Political ads are often flashy and don't hold back on opinions.
If you listen closely, many of those lack approval from a candidate.
There's a difference in ads from candidates' camps and those that are called issue ads. Liza Looser with the marketing and PR firm Cirlot Agency says the ads are well-calculated.
"The Department of Defense would just really appreciate the strategy that goes behind everything that they do," said Looser.
There have also been issue ads at a local level. One commercial, aimed at Tony Yarber, was released in the recent Jackson mayoral race. His opponent Chokwe Antar Lumumba claimed his campaign had nothing to do with it.
Looser admits issue ads have a bias but claim their purpose should be to better inform the voters.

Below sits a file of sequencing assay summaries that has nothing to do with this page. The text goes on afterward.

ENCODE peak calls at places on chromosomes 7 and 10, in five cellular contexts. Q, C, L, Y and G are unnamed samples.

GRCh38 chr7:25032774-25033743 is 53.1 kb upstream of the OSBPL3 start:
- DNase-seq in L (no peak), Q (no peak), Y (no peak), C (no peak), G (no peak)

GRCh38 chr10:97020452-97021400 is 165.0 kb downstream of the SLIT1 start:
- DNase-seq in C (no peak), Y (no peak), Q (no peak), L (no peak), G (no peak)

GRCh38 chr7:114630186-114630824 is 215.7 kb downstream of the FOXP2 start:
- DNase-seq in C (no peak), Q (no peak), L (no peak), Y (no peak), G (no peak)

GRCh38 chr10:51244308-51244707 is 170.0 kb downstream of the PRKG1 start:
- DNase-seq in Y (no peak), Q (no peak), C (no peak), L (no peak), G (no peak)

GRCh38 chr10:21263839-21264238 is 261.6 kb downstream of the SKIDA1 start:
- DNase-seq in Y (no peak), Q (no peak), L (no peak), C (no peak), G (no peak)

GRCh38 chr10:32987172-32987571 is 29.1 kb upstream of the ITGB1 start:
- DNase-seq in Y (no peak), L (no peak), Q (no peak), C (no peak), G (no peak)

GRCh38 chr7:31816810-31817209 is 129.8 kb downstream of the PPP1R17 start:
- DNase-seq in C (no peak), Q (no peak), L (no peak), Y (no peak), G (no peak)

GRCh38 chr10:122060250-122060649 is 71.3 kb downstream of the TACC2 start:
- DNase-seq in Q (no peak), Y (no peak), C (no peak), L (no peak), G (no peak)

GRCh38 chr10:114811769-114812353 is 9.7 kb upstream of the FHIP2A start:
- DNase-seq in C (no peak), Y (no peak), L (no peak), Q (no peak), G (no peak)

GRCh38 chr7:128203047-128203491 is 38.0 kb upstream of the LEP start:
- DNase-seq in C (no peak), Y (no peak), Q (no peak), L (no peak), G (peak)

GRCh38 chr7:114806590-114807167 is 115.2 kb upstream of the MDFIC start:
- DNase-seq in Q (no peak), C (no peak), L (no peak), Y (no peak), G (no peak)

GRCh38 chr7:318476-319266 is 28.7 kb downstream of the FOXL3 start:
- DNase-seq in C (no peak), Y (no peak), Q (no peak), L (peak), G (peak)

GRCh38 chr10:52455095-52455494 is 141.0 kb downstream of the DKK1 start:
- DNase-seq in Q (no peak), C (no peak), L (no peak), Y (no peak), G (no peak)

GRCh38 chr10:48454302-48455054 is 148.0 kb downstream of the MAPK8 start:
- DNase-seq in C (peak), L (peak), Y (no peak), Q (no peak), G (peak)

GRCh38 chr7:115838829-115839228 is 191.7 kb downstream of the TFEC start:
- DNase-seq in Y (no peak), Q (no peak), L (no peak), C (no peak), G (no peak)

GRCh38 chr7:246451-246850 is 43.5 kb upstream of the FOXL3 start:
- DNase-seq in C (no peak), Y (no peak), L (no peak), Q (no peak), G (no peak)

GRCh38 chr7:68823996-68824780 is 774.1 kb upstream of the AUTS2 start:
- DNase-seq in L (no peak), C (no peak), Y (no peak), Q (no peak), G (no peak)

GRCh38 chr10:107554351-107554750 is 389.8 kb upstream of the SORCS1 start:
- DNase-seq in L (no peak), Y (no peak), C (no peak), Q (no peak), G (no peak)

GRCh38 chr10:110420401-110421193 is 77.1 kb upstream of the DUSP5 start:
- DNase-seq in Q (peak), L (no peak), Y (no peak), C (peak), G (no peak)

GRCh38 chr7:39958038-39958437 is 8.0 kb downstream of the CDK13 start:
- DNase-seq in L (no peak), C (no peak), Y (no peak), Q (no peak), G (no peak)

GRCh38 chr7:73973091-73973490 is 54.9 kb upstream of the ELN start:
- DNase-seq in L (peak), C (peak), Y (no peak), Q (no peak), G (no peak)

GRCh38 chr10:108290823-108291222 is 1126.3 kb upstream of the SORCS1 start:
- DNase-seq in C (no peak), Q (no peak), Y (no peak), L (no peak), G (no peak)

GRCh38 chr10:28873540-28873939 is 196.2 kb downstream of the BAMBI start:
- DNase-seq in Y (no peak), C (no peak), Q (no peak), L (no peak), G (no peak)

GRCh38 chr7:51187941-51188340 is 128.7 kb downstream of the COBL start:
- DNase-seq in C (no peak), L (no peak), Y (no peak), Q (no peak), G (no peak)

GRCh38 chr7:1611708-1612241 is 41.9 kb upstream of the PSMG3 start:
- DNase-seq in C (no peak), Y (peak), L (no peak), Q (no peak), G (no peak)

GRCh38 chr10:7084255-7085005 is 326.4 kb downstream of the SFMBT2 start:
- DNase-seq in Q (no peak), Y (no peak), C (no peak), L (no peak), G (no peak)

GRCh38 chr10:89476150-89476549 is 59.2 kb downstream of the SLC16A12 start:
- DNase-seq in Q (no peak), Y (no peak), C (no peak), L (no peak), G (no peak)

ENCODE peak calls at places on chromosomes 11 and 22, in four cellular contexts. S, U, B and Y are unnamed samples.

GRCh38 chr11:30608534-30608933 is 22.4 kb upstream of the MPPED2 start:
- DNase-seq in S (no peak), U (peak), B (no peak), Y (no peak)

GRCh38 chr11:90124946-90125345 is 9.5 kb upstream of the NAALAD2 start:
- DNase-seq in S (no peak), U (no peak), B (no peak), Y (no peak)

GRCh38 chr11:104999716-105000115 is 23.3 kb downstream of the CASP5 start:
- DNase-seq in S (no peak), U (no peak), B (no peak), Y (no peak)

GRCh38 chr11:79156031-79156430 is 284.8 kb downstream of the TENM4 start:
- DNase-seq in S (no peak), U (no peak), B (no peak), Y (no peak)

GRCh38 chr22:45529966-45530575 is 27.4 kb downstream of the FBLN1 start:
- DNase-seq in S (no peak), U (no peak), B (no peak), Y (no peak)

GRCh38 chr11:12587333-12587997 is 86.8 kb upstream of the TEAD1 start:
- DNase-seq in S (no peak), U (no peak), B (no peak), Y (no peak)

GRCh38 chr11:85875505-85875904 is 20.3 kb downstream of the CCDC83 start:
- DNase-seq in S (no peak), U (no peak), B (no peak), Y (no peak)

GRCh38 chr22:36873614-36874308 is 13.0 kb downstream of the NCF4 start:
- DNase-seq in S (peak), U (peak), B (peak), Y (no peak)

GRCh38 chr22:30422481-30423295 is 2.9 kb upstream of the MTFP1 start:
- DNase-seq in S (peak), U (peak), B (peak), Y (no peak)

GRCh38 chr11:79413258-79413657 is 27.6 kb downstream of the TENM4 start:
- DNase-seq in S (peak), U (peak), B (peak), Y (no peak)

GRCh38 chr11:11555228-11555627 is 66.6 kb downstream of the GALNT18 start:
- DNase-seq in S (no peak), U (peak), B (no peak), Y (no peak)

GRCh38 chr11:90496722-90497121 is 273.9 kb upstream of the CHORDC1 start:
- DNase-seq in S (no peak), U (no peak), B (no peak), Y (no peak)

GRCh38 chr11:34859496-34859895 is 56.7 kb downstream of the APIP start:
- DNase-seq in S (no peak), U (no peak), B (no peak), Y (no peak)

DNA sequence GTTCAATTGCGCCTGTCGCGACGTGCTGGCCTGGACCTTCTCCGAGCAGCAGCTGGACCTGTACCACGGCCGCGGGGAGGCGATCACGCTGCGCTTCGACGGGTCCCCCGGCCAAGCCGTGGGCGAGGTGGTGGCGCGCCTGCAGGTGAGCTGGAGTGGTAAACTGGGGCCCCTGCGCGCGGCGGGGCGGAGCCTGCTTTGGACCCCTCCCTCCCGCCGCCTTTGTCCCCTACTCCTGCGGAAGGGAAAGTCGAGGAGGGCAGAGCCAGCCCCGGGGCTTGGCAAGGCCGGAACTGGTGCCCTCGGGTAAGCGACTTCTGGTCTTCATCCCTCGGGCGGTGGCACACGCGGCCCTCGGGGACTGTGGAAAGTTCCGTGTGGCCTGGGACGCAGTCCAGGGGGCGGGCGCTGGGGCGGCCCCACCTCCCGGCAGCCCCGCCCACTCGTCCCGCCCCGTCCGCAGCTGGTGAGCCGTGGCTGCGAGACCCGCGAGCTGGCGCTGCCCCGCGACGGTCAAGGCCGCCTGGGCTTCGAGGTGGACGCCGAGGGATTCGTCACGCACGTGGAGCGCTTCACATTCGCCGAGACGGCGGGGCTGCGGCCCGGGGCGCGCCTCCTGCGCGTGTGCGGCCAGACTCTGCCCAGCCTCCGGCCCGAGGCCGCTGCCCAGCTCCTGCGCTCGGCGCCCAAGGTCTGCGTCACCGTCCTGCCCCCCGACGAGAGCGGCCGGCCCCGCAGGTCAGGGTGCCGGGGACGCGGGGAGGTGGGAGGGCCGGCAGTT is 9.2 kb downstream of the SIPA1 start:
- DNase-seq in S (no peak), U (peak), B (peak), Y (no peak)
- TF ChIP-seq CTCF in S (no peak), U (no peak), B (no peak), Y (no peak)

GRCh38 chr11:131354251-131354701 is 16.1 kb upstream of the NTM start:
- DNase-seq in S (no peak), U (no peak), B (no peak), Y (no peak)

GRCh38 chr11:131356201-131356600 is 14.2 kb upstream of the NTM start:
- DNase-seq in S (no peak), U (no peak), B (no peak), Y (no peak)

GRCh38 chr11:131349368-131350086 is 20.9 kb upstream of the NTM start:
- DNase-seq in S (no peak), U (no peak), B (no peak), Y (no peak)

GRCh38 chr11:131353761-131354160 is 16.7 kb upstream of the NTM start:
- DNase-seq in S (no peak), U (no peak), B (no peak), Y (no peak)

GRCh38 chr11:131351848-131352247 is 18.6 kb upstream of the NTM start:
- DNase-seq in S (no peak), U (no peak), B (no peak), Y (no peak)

"A candidate can not be happy with what's going on but they have no control or recourse really to be able to get inside and intercede with that," explained Looser.
Political author and analyst Jere Nash isn't convinced those ad strategies are worth the large amounts of money.
"Voters have sort of gotten wise to them and don't put as much emphasis on the message that's coming in from independent campaigns that they do from messages put out by the candidates," Nash said.
He said it's usually super PACs, political action committees, behind them. Groups that, by law, should have no contact with the candidate's campaign.
Television stations are required to give equal time to ads by the candidates. That rule does not apply for these independent issue ads.
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